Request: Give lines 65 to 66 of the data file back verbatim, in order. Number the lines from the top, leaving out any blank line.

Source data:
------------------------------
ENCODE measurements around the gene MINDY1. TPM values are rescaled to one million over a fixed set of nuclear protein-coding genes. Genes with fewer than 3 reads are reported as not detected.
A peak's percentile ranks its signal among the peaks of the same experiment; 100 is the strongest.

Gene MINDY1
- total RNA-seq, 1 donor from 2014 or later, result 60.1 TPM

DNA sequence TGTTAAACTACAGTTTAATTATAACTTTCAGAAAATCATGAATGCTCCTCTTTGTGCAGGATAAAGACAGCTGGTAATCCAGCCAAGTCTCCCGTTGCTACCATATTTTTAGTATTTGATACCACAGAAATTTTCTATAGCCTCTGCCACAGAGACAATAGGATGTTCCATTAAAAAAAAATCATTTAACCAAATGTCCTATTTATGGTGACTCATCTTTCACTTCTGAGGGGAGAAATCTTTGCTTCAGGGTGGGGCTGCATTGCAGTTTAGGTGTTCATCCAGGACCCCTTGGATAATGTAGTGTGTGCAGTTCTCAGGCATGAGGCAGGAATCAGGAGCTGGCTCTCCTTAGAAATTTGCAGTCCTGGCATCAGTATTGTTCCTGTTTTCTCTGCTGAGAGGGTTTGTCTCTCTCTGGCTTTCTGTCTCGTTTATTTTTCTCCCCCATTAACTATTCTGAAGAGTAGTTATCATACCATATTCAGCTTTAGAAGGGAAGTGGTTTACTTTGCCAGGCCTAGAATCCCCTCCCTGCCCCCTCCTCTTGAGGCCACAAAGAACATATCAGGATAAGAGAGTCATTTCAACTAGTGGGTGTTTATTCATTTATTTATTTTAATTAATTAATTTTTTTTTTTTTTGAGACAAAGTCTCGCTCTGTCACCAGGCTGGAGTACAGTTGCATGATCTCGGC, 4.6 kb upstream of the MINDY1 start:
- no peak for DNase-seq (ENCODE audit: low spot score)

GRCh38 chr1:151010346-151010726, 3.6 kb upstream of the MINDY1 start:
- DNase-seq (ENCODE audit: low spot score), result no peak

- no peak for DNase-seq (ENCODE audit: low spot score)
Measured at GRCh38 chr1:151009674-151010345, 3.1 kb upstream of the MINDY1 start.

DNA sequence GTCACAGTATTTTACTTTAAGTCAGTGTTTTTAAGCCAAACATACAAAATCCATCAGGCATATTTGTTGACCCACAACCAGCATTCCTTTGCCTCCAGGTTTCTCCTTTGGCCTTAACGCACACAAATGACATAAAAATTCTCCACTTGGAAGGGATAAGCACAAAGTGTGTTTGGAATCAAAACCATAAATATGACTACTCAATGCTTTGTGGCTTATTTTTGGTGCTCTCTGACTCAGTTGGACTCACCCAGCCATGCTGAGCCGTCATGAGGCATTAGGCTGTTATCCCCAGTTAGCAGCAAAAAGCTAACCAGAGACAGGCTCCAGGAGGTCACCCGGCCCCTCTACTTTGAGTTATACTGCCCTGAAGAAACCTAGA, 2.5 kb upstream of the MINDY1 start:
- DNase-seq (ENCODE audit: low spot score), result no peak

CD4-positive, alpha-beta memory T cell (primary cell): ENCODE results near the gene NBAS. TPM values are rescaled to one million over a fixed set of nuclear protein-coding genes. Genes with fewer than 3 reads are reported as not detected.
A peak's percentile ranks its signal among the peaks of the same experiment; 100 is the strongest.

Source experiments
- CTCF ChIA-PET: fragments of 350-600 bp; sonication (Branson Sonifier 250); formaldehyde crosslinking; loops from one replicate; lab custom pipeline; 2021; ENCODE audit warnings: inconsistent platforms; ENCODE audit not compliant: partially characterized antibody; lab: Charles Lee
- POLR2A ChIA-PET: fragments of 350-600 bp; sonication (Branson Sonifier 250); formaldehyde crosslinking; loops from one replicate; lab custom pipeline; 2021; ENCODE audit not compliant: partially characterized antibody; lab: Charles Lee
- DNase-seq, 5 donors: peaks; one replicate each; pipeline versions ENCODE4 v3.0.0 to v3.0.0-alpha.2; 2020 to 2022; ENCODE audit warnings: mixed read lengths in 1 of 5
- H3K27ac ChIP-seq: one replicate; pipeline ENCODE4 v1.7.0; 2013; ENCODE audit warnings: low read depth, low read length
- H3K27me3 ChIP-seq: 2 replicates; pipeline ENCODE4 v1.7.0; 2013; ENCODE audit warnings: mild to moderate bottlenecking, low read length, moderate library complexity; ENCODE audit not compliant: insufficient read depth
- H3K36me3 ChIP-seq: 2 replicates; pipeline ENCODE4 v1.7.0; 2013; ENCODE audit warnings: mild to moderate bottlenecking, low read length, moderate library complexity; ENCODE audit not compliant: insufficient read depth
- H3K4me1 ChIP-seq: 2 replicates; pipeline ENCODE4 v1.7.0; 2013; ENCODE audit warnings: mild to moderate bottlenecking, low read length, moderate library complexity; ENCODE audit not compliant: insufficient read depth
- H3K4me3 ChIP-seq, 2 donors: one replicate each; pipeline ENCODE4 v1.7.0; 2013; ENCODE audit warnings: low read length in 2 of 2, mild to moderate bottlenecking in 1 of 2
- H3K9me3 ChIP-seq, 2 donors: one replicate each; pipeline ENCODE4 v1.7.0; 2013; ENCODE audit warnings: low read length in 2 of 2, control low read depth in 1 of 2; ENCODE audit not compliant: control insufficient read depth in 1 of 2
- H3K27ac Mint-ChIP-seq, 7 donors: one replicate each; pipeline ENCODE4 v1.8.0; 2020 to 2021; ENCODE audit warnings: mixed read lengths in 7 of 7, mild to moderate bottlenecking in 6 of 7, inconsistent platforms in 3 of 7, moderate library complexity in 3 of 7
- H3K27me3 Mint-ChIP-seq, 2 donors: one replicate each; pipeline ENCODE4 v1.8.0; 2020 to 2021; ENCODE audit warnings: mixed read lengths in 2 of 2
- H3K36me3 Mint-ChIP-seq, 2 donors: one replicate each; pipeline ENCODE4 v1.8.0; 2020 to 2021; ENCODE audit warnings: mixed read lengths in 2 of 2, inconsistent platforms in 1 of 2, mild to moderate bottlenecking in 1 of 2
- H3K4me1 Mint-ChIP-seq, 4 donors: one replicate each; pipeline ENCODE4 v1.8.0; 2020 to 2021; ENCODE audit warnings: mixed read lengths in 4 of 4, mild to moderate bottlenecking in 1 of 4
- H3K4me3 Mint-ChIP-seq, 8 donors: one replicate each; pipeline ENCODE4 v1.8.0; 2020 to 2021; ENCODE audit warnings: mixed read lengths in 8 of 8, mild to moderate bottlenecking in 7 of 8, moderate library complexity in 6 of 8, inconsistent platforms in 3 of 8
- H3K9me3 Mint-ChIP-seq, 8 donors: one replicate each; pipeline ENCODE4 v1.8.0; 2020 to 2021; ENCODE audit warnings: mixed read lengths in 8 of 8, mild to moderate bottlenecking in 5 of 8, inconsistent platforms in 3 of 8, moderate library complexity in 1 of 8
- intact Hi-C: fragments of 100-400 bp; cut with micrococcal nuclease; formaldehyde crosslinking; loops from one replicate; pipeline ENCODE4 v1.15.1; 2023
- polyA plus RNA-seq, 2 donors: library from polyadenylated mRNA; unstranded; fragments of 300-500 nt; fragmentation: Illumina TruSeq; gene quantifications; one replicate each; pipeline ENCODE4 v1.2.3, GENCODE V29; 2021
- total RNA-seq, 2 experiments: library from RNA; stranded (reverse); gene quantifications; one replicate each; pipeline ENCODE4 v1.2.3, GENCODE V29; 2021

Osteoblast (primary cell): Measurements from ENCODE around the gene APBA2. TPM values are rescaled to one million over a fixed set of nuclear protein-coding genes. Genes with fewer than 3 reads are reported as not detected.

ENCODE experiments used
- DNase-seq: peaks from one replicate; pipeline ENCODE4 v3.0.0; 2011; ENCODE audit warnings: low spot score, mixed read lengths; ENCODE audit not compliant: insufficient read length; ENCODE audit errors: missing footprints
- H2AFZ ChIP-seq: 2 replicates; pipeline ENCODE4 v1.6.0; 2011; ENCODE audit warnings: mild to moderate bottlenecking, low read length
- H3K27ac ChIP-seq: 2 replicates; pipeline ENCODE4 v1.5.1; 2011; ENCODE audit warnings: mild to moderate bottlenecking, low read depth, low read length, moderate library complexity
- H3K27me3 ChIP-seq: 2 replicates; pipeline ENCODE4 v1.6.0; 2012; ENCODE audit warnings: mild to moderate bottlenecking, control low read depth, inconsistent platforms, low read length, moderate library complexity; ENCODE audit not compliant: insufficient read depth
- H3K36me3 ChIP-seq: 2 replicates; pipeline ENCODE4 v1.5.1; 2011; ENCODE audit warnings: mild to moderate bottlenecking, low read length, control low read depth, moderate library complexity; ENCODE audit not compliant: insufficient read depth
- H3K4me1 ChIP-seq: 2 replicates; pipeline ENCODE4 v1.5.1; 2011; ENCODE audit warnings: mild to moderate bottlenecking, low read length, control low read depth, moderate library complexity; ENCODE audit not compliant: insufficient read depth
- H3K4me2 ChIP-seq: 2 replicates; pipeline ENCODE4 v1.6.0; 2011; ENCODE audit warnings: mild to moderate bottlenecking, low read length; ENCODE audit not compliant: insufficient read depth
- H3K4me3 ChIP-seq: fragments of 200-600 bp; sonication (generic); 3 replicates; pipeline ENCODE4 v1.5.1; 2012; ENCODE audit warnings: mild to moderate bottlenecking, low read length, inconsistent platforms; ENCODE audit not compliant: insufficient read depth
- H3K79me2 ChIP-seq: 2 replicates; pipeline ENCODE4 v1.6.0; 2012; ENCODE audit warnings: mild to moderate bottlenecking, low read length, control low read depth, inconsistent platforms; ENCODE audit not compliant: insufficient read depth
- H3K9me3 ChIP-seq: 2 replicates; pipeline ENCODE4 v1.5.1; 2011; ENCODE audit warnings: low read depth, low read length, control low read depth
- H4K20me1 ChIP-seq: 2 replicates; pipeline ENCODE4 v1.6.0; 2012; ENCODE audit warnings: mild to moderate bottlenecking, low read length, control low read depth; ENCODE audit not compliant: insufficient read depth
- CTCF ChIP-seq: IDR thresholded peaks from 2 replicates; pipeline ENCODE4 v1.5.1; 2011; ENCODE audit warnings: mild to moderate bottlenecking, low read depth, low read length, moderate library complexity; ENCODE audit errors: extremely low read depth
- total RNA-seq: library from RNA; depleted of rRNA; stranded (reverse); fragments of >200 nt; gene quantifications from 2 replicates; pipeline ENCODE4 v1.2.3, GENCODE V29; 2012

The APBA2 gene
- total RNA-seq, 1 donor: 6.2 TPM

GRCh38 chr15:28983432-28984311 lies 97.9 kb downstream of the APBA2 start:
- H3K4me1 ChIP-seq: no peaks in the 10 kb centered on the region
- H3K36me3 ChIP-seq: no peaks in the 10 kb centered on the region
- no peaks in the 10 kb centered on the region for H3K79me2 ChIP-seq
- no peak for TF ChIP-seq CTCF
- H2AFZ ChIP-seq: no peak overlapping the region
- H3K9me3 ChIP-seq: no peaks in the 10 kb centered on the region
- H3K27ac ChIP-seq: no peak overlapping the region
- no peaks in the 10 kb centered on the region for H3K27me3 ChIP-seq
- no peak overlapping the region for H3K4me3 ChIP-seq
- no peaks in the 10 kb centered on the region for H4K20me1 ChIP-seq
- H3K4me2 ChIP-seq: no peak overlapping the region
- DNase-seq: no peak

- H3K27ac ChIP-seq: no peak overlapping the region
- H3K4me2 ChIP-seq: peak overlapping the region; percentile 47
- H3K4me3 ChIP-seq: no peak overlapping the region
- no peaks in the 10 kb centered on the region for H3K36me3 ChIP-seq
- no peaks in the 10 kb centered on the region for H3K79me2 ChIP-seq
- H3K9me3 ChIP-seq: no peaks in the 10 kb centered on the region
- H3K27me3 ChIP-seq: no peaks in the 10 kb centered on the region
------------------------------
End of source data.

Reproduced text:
- H3K4me2 ChIP-seq: peak overlapping the region; percentile 47
- H3K4me3 ChIP-seq: no peak overlapping the region